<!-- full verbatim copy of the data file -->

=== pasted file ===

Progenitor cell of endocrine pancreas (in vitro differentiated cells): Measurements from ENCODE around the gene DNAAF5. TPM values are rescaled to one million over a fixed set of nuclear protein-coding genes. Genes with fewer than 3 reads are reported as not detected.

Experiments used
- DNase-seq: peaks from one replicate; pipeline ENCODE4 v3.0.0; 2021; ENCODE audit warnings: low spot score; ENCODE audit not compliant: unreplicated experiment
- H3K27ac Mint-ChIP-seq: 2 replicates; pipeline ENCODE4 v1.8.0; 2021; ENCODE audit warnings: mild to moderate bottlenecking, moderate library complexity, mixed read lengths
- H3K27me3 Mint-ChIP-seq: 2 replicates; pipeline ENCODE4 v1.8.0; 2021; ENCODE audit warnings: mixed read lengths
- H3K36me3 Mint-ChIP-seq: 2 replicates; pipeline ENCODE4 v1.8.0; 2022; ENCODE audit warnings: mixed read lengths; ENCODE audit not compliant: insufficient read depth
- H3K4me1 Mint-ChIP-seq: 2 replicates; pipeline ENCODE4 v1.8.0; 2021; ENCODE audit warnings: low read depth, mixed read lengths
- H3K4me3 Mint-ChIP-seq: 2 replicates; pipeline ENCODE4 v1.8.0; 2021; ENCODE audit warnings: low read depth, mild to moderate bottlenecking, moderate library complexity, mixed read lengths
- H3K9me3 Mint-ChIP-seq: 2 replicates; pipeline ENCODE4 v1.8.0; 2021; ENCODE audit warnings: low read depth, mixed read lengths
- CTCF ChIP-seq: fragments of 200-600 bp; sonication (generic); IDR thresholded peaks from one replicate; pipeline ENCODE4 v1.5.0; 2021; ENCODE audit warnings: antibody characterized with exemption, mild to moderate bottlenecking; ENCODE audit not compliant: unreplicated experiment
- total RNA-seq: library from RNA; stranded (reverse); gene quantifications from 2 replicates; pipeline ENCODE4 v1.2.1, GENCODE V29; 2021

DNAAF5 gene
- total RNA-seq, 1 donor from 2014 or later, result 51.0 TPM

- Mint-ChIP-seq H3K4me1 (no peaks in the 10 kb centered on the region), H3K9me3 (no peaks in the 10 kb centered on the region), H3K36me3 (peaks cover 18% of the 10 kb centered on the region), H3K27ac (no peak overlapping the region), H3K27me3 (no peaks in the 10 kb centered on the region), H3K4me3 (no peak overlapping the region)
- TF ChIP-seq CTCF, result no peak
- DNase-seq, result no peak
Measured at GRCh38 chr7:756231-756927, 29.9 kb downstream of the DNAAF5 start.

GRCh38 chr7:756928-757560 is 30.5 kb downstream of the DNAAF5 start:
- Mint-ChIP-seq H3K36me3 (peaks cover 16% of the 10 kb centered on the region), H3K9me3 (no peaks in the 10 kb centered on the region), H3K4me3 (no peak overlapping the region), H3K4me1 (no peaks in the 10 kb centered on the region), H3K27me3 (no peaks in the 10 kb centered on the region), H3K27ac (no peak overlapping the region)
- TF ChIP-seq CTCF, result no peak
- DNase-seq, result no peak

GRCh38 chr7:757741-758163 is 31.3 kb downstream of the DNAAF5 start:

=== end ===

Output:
Progenitor cell of endocrine pancreas (in vitro differentiated cells): Measurements from ENCODE around the gene DNAAF5. TPM values are rescaled to one million over a fixed set of nuclear protein-coding genes. Genes with fewer than 3 reads are reported as not detected.

Experiments used
- DNase-seq: peaks from one replicate; pipeline ENCODE4 v3.0.0; 2021; ENCODE audit warnings: low spot score; ENCODE audit not compliant: unreplicated experiment
- H3K27ac Mint-ChIP-seq: 2 replicates; pipeline ENCODE4 v1.8.0; 2021; ENCODE audit warnings: mild to moderate bottlenecking, moderate library complexity, mixed read lengths
- H3K27me3 Mint-ChIP-seq: 2 replicates; pipeline ENCODE4 v1.8.0; 2021; ENCODE audit warnings: mixed read lengths
- H3K36me3 Mint-ChIP-seq: 2 replicates; pipeline ENCODE4 v1.8.0; 2022; ENCODE audit warnings: mixed read lengths; ENCODE audit not compliant: insufficient read depth
- H3K4me1 Mint-ChIP-seq: 2 replicates; pipeline ENCODE4 v1.8.0; 2021; ENCODE audit warnings: low read depth, mixed read lengths
- H3K4me3 Mint-ChIP-seq: 2 replicates; pipeline ENCODE4 v1.8.0; 2021; ENCODE audit warnings: low read depth, mild to moderate bottlenecking, moderate library complexity, mixed read lengths
- H3K9me3 Mint-ChIP-seq: 2 replicates; pipeline ENCODE4 v1.8.0; 2021; ENCODE audit warnings: low read depth, mixed read lengths
- CTCF ChIP-seq: fragments of 200-600 bp; sonication (generic); IDR thresholded peaks from one replicate; pipeline ENCODE4 v1.5.0; 2021; ENCODE audit warnings: antibody characterized with exemption, mild to moderate bottlenecking; ENCODE audit not compliant: unreplicated experiment
- total RNA-seq: library from RNA; stranded (reverse); gene quantifications from 2 replicates; pipeline ENCODE4 v1.2.1, GENCODE V29; 2021

DNAAF5 gene
- total RNA-seq, 1 donor from 2014 or later, result 51.0 TPM

- Mint-ChIP-seq H3K4me1 (no peaks in the 10 kb centered on the region), H3K9me3 (no peaks in the 10 kb centered on the region), H3K36me3 (peaks cover 18% of the 10 kb centered on the region), H3K27ac (no peak overlapping the region), H3K27me3 (no peaks in the 10 kb centered on the region), H3K4me3 (no peak overlapping the region)
- TF ChIP-seq CTCF, result no peak
- DNase-seq, result no peak
Measured at GRCh38 chr7:756231-756927, 29.9 kb downstream of the DNAAF5 start.

GRCh38 chr7:756928-757560 is 30.5 kb downstream of the DNAAF5 start:
- Mint-ChIP-seq H3K36me3 (peaks cover 16% of the 10 kb centered on the region), H3K9me3 (no peaks in the 10 kb centered on the region), H3K4me3 (no peak overlapping the region), H3K4me1 (no peaks in the 10 kb centered on the region), H3K27me3 (no peaks in the 10 kb centered on the region), H3K27ac (no peak overlapping the region)
- TF ChIP-seq CTCF, result no peak
- DNase-seq, result no peak

GRCh38 chr7:757741-758163 is 31.3 kb downstream of the DNAAF5 start: